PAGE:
Cristian: They actually did everything they could do given the circumstances as Amy pointed out, they're in the minority, their options were limited, and really they hammered home the point that they've been trying to hammer even since the last election that the Affordable Care Act is on the line and indeed the law is on the Supreme Court's docket at the moment.
Their point, I don't know if they were successful. They try to paint her as a sure-fire vote against the law, given her past statements. The question is, will she go with that? Yes or no. Was that a pre-election strategy to drive out people to the polls more so than defeating her? I think that's a question that the election is going to answer because depending on how well this strategy worked and how big a turnout Amy Coney Barrett's confirmation results in, I think, they'll then decide, do we have a mandate to do something else?
I think it's less about stopping her confirmation, but more about whether voters have it in them to truly exact like almost fear [unintelligible 00:05:52] for what happened because millions, as the opening said, were ready voting, 60 million as of yesterday. In a sense, there's something quite anti-democratic about pushing through a nomination as votes are being cast and as people may be already voting because Ruth Bader Ginsburg died because they want a Justice that is in her mold. The fact that Amy Coney Barrett is the exact opposite of that, that may itself result in political retribution.
Tanzina: I want to pick up on that point, Amy, because the idea that this is anti-democratic, that Cristian just pointed out, I think, again, pointing back to this New York Times editorial where essentially it feels in many ways that the United States is somehow being held hostage by a very minority view quite frankly. Pointing out here that Republican Presidents have appointed 14 of the previous 18 Justices on the court, the Americans have voted for democratic nominees in six of the last seven Presidential elections, and yet this is what our Supreme Court looks like Amy, how do we explain that?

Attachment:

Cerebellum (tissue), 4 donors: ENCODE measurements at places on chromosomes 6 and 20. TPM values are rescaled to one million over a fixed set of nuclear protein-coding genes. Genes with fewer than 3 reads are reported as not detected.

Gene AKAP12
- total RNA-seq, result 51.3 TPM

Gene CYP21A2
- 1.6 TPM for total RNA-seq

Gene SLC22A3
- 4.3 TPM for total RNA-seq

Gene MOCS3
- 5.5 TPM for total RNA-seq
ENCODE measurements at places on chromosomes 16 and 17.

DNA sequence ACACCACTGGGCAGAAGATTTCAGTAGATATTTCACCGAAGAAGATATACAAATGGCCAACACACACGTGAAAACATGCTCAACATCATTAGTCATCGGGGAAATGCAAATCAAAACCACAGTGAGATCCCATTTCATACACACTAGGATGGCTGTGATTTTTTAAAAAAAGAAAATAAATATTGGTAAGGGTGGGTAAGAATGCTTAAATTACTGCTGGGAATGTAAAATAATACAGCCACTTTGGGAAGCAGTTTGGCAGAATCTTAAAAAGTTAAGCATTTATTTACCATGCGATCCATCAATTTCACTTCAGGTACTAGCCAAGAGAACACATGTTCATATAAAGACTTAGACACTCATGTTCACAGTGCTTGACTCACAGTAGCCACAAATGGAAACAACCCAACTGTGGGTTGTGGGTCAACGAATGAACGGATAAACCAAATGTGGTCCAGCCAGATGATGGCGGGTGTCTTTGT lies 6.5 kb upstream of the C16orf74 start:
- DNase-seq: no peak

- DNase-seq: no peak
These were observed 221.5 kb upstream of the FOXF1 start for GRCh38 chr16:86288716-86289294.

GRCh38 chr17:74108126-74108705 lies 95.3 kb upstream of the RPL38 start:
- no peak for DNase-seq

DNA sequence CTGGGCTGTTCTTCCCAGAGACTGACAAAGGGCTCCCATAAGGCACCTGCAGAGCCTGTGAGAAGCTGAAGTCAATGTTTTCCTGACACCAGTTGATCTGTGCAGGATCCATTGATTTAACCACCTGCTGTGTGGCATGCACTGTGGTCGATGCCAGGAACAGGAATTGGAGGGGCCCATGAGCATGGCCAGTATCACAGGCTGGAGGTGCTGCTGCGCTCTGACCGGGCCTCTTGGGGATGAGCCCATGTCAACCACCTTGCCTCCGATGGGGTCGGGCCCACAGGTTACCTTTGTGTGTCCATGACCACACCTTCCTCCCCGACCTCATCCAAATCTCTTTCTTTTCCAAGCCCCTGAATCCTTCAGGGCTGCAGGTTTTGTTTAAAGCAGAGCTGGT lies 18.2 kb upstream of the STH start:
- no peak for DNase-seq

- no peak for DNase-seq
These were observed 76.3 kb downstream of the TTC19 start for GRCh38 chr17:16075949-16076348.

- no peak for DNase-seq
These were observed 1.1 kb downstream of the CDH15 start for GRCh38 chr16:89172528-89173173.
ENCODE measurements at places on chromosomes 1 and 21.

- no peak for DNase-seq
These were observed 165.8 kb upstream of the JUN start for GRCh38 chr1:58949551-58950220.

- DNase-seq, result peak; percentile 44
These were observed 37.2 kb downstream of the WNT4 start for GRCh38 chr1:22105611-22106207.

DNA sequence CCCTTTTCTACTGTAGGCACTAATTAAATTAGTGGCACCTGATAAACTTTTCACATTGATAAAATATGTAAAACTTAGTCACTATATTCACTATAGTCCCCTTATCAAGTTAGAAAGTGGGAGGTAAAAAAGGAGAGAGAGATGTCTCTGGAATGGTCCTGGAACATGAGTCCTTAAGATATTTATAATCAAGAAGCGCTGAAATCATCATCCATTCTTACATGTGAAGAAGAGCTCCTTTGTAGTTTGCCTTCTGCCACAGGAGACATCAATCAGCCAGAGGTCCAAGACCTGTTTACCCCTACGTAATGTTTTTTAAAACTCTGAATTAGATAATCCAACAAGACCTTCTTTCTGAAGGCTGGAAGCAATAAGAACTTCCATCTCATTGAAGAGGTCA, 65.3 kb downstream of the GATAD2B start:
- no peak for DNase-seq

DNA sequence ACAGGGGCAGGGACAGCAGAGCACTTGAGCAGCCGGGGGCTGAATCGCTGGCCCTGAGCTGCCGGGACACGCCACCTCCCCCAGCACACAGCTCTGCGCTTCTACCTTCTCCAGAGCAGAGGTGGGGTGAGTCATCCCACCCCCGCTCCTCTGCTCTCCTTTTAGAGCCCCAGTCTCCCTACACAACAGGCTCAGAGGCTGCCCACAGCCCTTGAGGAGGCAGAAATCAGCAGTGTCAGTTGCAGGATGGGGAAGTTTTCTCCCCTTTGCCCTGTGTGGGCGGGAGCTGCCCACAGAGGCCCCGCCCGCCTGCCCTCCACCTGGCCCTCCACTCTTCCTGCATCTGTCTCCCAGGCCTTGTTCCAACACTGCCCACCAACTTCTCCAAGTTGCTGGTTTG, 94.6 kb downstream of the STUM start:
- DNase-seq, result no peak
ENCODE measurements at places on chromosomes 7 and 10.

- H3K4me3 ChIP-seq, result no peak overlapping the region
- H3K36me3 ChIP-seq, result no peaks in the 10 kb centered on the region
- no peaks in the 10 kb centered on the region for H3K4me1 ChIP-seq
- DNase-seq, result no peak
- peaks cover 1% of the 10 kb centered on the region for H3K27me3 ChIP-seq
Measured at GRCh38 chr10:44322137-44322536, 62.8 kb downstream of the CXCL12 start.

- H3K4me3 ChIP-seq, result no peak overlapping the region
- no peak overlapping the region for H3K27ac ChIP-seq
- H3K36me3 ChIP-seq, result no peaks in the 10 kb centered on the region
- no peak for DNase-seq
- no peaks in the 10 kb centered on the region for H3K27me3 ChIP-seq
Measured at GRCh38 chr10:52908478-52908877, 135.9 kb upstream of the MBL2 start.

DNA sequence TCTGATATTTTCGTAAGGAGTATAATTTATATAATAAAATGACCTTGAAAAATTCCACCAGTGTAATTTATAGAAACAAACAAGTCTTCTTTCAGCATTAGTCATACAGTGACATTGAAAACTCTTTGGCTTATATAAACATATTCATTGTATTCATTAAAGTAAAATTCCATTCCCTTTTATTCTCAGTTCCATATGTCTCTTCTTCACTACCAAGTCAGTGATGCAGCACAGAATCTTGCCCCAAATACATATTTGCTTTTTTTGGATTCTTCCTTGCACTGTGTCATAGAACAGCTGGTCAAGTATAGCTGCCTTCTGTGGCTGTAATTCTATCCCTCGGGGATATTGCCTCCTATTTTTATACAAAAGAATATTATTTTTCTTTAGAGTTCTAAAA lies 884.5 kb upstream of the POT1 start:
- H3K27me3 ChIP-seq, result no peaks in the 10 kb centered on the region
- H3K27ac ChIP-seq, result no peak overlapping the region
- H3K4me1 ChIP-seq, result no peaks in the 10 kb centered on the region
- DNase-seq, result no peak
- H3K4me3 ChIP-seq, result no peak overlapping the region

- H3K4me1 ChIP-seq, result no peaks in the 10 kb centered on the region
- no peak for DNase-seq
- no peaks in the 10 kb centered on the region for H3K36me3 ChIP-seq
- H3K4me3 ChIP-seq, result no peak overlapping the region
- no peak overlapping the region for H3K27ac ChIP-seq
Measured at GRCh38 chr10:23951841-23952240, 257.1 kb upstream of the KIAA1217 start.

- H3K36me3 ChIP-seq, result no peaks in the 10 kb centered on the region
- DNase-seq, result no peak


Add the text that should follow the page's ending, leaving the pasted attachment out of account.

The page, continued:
Amy: I think that is what angers so many people. I think for the Republicans that it really is, as Cristian said, you're talking about, there's the ongoing election and it seems like Republican senators, at least, may well have made a calculation that they are going to take the-- To be sure I'm not a congressional reporter, but to take the short-term pain that they may well lose their majority in the Senate for the long-term gain of controlling the Supreme Court for possibly decades to come.
You had Senator McConnell the other day talking about how even if Democrats take the White House and both houses of Congress, they'll have this Supreme Court that's able to push back against the acts of Congress. I think that is what's frustrating Democrats so much and is part of the what's underlying the calls for possibly expanding the court. Vice President Biden has said that he wants to appoint a commission to study the courts, but the idea to [crosstalk].
Tanzina: Just when I hear that, we're thinking about appointing a commission, it just feels like that's another piece of Washington rigmarole and just getting caught in the muck of Washington when Americans are saying, "You may want to appoint a commission, but this administration has just appointed three judges in less than four years."
Amy: Sure. I think you have to look back that the idea that people are talking about court expansion in the mainstream now, I think has come a long way. Two years ago, even whispering the word court-packing was completely taboo.
Tanzina: I want to get into court-packing in a minute because I want to talk about that strategically, but before we get to that, standby Amy. Cristian, one of the things we hear over and over and over again is how judges should not legislate from the bench, and yet SCOTUS has in many ways because Congress is so broken, has had to become in many ways a legislative body, and pointing back to this New York Times editorial today it says, "Today's conservative majority," and I'm quoting here, "Is among the most activists in the court's history." How do we explain the hypocrisy there, Cristian?